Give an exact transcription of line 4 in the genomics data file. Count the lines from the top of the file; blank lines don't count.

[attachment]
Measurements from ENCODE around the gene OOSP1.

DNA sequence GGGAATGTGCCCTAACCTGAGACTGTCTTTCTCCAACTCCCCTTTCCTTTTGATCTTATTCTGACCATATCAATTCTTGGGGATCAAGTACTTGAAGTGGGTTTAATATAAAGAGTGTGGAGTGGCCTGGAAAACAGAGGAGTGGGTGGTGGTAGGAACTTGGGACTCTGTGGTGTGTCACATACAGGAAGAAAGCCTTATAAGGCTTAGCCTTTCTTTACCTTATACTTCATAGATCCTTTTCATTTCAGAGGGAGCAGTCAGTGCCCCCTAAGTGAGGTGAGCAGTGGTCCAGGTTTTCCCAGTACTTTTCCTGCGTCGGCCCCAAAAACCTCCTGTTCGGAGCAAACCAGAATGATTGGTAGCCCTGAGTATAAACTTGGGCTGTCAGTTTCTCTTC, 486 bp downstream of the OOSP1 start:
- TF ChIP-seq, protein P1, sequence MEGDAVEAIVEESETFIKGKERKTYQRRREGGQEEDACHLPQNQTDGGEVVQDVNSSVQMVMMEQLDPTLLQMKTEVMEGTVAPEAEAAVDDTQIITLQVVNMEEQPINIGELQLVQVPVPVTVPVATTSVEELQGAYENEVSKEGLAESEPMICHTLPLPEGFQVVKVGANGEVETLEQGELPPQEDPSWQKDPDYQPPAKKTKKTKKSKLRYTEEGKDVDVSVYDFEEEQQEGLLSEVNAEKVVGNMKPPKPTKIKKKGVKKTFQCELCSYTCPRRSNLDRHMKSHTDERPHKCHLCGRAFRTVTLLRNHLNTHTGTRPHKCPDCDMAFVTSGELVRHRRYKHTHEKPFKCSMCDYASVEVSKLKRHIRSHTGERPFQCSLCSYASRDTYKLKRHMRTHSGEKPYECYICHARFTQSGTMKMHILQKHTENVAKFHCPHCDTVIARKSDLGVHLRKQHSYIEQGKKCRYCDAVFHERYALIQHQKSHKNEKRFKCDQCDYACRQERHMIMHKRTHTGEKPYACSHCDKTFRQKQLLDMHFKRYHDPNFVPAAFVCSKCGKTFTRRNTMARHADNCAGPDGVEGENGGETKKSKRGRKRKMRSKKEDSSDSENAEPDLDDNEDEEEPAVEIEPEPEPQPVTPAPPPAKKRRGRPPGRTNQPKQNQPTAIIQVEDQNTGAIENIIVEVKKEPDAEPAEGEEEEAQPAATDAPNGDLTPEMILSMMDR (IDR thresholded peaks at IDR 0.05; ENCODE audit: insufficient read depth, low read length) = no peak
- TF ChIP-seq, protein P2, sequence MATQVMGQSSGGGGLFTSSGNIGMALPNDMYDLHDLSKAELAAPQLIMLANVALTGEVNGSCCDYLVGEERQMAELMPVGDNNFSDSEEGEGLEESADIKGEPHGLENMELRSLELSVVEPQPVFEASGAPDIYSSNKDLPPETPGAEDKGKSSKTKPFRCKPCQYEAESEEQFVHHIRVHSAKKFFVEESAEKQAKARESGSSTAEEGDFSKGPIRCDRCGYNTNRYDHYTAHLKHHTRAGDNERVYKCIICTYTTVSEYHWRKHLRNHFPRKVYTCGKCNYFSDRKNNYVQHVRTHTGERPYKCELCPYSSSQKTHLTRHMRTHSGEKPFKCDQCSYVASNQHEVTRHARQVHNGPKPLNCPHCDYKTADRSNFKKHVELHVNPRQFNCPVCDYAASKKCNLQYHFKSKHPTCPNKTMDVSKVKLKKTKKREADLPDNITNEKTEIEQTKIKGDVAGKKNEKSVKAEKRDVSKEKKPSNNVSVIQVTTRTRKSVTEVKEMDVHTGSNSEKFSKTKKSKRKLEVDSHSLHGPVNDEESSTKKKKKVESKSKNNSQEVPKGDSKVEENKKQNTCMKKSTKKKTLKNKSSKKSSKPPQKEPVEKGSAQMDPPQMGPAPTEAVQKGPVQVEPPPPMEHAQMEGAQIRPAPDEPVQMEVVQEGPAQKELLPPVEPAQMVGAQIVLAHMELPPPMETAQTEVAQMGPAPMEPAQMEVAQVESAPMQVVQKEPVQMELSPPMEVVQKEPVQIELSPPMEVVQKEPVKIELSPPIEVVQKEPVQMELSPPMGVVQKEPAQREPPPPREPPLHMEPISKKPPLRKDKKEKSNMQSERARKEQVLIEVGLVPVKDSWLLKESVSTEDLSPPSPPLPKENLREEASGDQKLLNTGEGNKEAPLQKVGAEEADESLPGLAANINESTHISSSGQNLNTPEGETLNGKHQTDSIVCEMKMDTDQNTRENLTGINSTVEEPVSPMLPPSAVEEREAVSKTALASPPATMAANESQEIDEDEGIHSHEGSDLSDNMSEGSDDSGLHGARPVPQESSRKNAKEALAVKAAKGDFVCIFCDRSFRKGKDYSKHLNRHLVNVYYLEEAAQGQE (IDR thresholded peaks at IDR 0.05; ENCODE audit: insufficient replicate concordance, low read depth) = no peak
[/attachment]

- TF ChIP-seq, protein P2, sequence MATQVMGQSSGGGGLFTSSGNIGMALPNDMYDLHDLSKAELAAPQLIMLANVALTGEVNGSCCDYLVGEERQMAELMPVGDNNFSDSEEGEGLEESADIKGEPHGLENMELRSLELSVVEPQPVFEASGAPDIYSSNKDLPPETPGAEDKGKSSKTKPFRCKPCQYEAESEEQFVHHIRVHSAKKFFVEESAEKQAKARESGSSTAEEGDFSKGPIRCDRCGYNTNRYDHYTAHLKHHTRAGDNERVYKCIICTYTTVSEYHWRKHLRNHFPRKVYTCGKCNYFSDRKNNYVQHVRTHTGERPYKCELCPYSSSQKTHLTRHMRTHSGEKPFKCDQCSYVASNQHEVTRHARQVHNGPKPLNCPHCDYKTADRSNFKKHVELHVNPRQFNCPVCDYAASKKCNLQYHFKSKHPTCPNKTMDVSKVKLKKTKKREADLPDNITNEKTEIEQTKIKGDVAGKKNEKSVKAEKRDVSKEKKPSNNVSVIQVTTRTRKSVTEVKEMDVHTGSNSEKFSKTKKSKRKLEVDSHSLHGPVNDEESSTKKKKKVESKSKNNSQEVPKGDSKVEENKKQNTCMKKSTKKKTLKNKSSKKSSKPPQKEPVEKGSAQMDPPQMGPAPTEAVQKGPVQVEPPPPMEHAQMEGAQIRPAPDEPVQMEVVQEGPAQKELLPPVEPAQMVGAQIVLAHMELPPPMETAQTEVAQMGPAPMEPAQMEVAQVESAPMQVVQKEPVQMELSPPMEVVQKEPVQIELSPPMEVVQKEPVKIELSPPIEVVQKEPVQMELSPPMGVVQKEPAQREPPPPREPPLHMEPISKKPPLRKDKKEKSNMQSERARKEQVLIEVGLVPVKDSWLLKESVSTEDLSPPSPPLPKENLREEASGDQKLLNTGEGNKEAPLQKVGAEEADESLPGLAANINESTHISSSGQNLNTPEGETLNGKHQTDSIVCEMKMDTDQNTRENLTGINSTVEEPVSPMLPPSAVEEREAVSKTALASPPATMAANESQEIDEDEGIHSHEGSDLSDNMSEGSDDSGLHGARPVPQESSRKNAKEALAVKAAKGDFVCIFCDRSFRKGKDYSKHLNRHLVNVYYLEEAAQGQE (IDR thresholded peaks at IDR 0.05; ENCODE audit: insufficient replicate concordance, low read depth) = no peak